While Respondent contends that the <painless.com> domain name is “made up of a single common dictionary word in the English language” and as such cannot be found to be identical or confusingly similar to Complainant’s mark, the Panel notes that such considerations are not applicable under this first element of the Policy which is rather narrowly crafted and considers only whether a complainant has rights in the asserted mark and whether the disputed domain name is identical or confusingly similar to that mark in terms of its appearance, sound, or meaning. See Mile, Inc. v. Michael Burg, D2010-2011 (WIPO Feb. 7, 2011) (confusing similarity under Policy ¶4(a)(i) “is commonly tested by comparing the mark and the disputed domain name in appearance, sound, meaning, and overall impression.”) The fact that a disputed domain name may be comprised of a common dictionary word is more appropriately considered under other elements of the Policy. Precious Puppies of Florida, Inc. v. kc, FA 1028247 (Forum Aug. 10, 2007) (examining Respondent’s generic terms arguments only under Policy ¶ 4(a)(ii) and Policy ¶ 4(a)(iii) and not under Policy ¶ 4(a)(i)); see also Vitello v. Castello, FA 159460 (Forum July 1, 2003) (finding that the respondent’s disputed domain name was identical to complainant’s mark under Policy ¶ 4(a)(i), but later determining the issue of whether the disputed domain name was comprised of generic terms under Policy ¶¶ 4(a)(ii) and 4(a)(iii)).
Finally, while Respondent argues that its registration of the <painless.com> domain name predates the registration date of Complainant’s earliest USPTO trademark registration, the Panel notes that is also not applicable under Policy ¶ 4(a)(i) as this portion of the Policy considers only whether Complainant has rights in the mark and whether the disputed domain name is identical or confusingly similar to Complainant’s mark. The relative timing of a domain name registration and the coming into existence of trademark rights is typically considered under Policy ¶ 4(a)(iii) relating to bad faith. See AB Svenska Spel v. Zacharov, D2003-0527 (WIPO Oct. 2, 2003) (holding that the UDRP does not require a complainant to have registered its trademark prior to the respondent’s registration of the domain name under Policy ¶ 4(a)(i) but may prevent a finding of bad faith under Policy ¶ 4(a)(iii)); see also Clear!Blue Holdings, L.L.C. v. NaviSite, Inc., FA 888071 (Forum Mar. 5, 2007) (“Although the domain name in dispute was first registered in 1996, four years before Complainant’s alleged first use of the mark, the Panel finds that Complainant can still establish rights in the CLEAR BLUE marks under Policy ¶ 4(a)(i).”)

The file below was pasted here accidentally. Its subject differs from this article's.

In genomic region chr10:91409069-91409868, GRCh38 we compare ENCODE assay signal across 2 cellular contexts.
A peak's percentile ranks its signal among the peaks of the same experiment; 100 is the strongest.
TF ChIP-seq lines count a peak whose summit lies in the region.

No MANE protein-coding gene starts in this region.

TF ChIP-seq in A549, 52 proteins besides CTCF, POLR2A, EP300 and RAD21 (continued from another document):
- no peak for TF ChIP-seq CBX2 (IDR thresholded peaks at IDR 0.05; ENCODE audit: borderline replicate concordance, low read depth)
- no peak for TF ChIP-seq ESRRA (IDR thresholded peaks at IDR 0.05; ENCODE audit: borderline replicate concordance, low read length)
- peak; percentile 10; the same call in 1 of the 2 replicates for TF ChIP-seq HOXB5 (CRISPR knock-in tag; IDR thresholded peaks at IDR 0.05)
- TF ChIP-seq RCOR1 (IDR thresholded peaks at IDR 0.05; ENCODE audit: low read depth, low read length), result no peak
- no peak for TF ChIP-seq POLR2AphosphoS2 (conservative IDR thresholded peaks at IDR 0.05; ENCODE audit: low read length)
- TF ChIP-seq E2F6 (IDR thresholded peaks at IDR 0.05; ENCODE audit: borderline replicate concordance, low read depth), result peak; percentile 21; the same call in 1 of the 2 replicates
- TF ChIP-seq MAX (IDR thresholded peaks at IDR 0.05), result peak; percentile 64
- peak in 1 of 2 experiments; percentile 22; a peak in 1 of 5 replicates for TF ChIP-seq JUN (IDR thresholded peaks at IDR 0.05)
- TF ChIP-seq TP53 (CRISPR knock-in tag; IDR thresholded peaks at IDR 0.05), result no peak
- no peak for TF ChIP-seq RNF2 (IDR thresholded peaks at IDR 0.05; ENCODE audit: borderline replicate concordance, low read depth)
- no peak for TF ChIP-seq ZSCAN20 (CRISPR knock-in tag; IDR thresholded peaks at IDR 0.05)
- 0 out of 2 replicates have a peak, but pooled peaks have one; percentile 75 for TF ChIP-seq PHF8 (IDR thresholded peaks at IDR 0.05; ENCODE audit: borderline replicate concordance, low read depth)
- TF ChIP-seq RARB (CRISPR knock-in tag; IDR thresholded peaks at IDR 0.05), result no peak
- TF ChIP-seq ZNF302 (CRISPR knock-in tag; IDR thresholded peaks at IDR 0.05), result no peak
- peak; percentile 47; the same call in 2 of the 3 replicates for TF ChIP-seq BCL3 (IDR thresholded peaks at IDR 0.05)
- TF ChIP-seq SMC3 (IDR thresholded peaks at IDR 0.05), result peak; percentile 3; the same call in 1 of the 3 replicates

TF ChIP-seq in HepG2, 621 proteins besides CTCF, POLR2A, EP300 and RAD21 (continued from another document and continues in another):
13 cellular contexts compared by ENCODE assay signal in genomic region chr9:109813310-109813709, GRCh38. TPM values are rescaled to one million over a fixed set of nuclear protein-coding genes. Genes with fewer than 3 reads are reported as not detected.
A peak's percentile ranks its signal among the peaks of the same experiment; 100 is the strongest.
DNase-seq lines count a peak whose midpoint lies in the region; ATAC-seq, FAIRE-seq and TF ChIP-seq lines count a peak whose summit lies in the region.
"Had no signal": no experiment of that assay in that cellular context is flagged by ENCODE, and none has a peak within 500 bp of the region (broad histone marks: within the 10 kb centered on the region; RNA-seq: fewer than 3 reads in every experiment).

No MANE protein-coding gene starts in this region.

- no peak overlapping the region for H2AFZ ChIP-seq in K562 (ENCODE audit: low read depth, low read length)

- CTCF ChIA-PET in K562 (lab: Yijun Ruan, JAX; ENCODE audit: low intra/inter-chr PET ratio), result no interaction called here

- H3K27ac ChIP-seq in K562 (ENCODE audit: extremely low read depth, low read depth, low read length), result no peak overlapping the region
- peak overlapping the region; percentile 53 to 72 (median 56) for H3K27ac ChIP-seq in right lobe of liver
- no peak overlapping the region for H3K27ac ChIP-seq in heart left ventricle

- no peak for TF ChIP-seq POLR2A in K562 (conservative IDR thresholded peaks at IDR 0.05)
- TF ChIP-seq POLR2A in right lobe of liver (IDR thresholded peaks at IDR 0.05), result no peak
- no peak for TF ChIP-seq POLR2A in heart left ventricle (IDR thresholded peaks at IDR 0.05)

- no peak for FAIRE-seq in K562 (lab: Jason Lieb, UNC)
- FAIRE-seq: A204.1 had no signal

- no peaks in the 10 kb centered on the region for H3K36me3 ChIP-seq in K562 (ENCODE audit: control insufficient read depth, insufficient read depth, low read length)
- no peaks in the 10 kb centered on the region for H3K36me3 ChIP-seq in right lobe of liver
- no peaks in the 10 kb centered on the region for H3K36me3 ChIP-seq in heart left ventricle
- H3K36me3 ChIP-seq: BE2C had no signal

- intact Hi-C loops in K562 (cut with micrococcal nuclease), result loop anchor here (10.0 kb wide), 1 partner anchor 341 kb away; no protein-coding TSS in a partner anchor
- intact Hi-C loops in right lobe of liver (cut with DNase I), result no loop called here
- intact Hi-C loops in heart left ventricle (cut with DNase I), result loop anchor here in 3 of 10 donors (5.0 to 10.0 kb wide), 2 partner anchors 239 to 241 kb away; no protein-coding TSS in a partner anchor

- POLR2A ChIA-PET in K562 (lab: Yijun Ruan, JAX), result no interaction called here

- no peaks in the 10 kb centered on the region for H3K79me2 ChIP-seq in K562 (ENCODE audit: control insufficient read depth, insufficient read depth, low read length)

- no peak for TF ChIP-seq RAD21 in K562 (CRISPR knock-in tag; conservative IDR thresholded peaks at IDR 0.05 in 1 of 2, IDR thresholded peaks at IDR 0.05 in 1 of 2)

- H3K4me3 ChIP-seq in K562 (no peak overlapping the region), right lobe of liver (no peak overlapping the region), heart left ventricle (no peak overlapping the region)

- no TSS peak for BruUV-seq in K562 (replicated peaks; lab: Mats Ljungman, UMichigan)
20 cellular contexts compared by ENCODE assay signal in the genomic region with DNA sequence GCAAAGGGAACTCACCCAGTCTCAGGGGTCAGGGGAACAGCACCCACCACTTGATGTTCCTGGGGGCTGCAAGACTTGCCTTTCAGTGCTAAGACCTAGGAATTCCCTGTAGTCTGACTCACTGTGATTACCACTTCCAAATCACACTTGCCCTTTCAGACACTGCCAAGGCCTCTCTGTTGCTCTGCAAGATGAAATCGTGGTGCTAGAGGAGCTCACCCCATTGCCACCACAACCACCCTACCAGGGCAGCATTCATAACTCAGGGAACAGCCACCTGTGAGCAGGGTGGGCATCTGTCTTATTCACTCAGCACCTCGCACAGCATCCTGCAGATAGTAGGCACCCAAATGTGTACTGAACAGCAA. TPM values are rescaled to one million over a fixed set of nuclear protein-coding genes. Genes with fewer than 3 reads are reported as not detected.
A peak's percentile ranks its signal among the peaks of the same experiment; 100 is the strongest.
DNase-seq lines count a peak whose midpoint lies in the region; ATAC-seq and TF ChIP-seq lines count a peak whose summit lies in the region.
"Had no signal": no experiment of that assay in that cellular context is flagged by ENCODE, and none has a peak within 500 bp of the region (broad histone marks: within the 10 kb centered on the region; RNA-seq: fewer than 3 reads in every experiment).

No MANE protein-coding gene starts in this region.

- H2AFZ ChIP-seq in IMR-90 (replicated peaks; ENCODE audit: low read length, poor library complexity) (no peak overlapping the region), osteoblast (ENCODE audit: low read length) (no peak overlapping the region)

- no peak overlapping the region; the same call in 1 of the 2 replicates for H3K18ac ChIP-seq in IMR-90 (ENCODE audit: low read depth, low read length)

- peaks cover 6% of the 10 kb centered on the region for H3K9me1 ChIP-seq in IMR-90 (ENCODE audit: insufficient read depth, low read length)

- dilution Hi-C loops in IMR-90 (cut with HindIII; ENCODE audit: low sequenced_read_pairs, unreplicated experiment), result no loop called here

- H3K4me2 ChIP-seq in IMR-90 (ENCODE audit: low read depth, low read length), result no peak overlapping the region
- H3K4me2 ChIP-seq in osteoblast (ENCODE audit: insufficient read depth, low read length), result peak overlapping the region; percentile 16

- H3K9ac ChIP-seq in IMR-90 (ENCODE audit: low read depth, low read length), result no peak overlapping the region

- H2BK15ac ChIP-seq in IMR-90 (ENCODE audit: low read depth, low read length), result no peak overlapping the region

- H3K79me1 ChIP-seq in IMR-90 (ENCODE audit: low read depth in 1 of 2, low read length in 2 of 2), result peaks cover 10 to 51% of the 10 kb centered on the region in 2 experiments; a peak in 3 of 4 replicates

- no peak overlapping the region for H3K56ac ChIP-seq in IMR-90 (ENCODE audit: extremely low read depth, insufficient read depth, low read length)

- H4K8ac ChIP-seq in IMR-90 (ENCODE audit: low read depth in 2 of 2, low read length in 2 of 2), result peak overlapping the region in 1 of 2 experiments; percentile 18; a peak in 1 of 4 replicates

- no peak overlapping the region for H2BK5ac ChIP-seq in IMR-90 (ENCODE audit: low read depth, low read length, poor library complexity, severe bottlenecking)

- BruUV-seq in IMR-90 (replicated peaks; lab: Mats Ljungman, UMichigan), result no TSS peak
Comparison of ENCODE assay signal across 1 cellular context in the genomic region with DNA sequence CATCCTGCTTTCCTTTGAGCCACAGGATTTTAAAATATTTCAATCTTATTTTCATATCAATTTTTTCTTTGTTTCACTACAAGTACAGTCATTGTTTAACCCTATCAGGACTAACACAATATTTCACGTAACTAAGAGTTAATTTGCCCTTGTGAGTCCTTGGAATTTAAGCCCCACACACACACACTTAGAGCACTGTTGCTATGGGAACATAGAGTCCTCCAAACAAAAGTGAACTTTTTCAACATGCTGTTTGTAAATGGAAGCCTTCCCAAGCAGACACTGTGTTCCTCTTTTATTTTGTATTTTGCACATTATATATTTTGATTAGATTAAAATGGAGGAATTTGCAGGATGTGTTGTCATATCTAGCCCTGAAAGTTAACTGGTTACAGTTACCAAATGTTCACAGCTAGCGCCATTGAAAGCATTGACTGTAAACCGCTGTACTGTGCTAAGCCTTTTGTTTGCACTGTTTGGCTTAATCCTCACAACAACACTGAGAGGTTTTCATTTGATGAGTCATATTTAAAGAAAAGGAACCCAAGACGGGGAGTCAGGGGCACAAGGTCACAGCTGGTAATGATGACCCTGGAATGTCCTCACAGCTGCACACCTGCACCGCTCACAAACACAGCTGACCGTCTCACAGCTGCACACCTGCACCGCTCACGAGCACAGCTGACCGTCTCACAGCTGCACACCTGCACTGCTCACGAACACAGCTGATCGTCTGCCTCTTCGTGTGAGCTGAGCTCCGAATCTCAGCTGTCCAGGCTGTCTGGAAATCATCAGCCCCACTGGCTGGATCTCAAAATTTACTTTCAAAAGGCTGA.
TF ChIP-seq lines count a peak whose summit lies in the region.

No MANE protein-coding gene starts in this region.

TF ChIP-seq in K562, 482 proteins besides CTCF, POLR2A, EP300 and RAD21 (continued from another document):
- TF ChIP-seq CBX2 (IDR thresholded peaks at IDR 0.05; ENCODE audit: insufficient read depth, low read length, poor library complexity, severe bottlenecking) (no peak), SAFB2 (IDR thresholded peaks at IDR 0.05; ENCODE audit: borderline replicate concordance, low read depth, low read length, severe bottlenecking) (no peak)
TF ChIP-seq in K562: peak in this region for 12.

Complainant must first make a prima facie case that Respondent lacks rights and legitimate interests in the disputed domain name under Policy ¶ 4(a)(ii). Should it succeed in this effort, the burden then shifts to Respondent to show that it does have rights or legitimate interests. See Advanced International Marketing Corporation v. AA-1 Corp, FA 780200 (Forum Nov. 2, 2011) (finding that a complainant must offer some evidence to make its prima facie case and satisfy Policy ¶ 4(a)(ii)); see also Neal & Massey Holdings Limited v. Gregory Ricks, FA 1549327 (Forum Apr. 12, 2014) (“Under Policy ¶ 4(a)(ii), Complainant must first make out a prima facie case showing that Respondent lacks rights and legitimate interests in respect of an at-issue domain name and then the burden, in effect, shifts to Respondent to come forward with evidence of its rights or legitimate interests”).
Complainant contends that Respondent lacks rights or legitimate interests in the <painless.com> domain name since Respondent is not commonly known thereby and Complainant has not authorized or licensed to Respondent any rights in its PAINLESS mark. Panels frequently refer to the WHOIS information for a disputed domain name when considering whether a respondent is commonly known by the disputed domain name under Policy ¶ 4(c)(ii). See Coppertown Drive-Thru Sys., LLC v. Snowden, FA 715089 (Forum July 17, 2006) (concluding that the respondent was not commonly known by the <coppertown.com> domain name where there was no evidence in the record, including the WHOIS information, suggesting that the respondent was commonly known by the disputed domain name). In addition, a lack of authorization to use a complainant’s mark may be relevant in considering this issue. See Deutsche Lufthansa AG v. Mohamed elkassaby, FA 1801815 (Forum Sep. 17, 2018) (“The WHOIS lists ‘Mohamed elkassaby’ as registrant of record. Coupled with Complainant’s unrebutted assertions as to absence of any affiliation between the parties, the Panel finds that Respondent is not commonly known by the Domain Name in accordance with Policy ¶ 4(c)(ii).”) Complainant asserts that it has not licensed or otherwise authorized Respondent to use Complainant’s PAINLESS mark.